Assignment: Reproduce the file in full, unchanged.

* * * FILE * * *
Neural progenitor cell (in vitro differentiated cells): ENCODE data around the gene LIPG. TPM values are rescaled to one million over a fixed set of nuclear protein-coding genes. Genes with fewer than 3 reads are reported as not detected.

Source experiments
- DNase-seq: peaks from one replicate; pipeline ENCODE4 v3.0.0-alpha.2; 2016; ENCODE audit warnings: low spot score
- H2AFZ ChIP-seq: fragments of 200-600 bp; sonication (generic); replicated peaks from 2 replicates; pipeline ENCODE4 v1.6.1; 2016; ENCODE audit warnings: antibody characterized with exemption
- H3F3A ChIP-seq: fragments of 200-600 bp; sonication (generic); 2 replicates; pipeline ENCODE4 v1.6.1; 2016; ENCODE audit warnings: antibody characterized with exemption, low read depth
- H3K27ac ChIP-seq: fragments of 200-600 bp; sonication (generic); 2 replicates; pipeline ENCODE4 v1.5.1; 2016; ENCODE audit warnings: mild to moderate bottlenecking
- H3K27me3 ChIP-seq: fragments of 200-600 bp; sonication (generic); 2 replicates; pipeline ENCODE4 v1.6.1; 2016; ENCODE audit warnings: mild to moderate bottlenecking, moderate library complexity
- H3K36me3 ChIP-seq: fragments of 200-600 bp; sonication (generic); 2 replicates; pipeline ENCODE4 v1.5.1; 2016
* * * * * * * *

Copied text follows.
Neural progenitor cell (in vitro differentiated cells): ENCODE data around the gene LIPG. TPM values are rescaled to one million over a fixed set of nuclear protein-coding genes. Genes with fewer than 3 reads are reported as not detected.

Source experiments
- DNase-seq: peaks from one replicate; pipeline ENCODE4 v3.0.0-alpha.2; 2016; ENCODE audit warnings: low spot score
- H2AFZ ChIP-seq: fragments of 200-600 bp; sonication (generic); replicated peaks from 2 replicates; pipeline ENCODE4 v1.6.1; 2016; ENCODE audit warnings: antibody characterized with exemption
- H3F3A ChIP-seq: fragments of 200-600 bp; sonication (generic); 2 replicates; pipeline ENCODE4 v1.6.1; 2016; ENCODE audit warnings: antibody characterized with exemption, low read depth
- H3K27ac ChIP-seq: fragments of 200-600 bp; sonication (generic); 2 replicates; pipeline ENCODE4 v1.5.1; 2016; ENCODE audit warnings: mild to moderate bottlenecking
- H3K27me3 ChIP-seq: fragments of 200-600 bp; sonication (generic); 2 replicates; pipeline ENCODE4 v1.6.1; 2016; ENCODE audit warnings: mild to moderate bottlenecking, moderate library complexity
- H3K36me3 ChIP-seq: fragments of 200-600 bp; sonication (generic); 2 replicates; pipeline ENCODE4 v1.5.1; 2016